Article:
- Education and Training: demonstration, display, extension, focus group, mentoring, networking, technical assistance
- Farm Business Management: new enterprise development, marketing management
- Sustainable Communities: new business opportunities, public participation, community services, employment opportunities, community development
A change in technology from paper food stamps to an electronic debit card inadvertently excludes vendors at farmers’ markets from accepting food stamp benefits; and limits the accessibility to local and fresh farm products by customers who subsist on limited resources. The Farmers’ Market Nutrition Program (FMNP) fills some of the void that was created by the change. By accepting food stamp benefits, however, customers can exercise their purchasing power from a broad variety of food groups and the benefits are available to all income eligible households rather than a subset of the low-income population. An intervention project to pilot the use of food stamp benefits at farmers’ markets in New Hampshire utilizes education, formative participatory research methods and post-intervention interviews with farmers to gain an understanding of the economic benefits that farmers derive from accepting food stamps. It necessarily incorporates formative research and onsite education with food stamp customers. The project employs a central kiosk system that eliminates the financial risk and lowers the burden of the food stamp transaction for the farmer without creating an undue burden on the customer. Market managers from 45 farmers’ markets in New Hampshire will be invited to attend a food stamp education workshop. Fifteen market managers will attend the workshop and 3 pilot markets will be recruited from this group. Market managers and farmers from the pilot markets will attend focus groups, food stamp trainings, debriefings and post-intervention interviews to determine the success of the outcome of increasing revenues at the farmers’ markets by accepting food stamps.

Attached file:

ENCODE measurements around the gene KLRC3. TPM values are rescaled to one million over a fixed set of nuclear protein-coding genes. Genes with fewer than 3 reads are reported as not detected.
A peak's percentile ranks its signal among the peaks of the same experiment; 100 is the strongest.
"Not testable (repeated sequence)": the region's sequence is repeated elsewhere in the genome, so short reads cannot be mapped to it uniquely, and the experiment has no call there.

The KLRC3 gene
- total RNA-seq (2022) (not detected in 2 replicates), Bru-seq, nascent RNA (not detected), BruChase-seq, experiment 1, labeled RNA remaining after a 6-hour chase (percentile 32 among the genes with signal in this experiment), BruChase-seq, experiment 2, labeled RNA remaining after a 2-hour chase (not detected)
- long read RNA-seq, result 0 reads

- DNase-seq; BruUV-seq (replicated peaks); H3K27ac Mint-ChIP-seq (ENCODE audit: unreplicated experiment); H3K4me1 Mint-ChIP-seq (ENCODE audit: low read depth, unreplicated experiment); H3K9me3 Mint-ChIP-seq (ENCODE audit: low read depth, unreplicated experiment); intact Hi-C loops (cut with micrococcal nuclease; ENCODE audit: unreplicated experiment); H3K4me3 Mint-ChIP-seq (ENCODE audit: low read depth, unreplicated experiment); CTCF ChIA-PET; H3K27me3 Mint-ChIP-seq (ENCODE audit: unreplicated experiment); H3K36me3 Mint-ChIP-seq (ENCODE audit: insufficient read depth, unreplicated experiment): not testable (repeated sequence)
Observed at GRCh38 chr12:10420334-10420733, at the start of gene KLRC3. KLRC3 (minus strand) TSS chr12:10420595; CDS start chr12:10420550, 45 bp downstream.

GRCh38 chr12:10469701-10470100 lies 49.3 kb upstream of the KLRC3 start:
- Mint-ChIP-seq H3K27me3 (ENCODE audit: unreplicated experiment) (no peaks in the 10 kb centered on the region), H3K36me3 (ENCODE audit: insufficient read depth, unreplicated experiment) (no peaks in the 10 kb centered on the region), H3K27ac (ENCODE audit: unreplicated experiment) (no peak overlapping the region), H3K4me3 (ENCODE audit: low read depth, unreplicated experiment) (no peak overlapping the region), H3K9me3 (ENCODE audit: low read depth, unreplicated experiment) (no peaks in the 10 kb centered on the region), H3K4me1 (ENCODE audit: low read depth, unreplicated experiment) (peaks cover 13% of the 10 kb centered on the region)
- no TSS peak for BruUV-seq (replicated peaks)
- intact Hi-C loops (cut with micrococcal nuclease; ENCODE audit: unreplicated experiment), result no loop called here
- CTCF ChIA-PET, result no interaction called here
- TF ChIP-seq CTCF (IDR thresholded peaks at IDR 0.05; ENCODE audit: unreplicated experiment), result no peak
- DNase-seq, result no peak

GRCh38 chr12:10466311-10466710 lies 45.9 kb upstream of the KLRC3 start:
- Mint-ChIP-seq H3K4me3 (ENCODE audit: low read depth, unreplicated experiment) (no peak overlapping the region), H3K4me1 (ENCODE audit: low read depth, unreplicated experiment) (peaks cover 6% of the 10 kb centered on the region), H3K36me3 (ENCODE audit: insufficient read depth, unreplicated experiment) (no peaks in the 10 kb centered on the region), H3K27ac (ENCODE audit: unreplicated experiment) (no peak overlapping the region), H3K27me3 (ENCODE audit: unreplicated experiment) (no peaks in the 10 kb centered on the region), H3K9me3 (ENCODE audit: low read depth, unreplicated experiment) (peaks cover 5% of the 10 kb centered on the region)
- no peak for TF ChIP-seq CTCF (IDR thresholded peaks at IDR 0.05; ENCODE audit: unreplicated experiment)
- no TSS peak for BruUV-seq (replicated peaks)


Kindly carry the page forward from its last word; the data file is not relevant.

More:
Performance targets from proposal:
Of the 150 farmers who sell food at New Hampshire farmers’ markets, 30 farmers from three pilot markets will within three years collectively increase their revenue by accepting food stamp benefits. The goals of this project are consistent with the Northeast SARE outcome statement because they increase the profitability for a diverse set of farmers; and will have a positive influence on their communities by increasing the accessibility of healthful products to an additional segment of customers.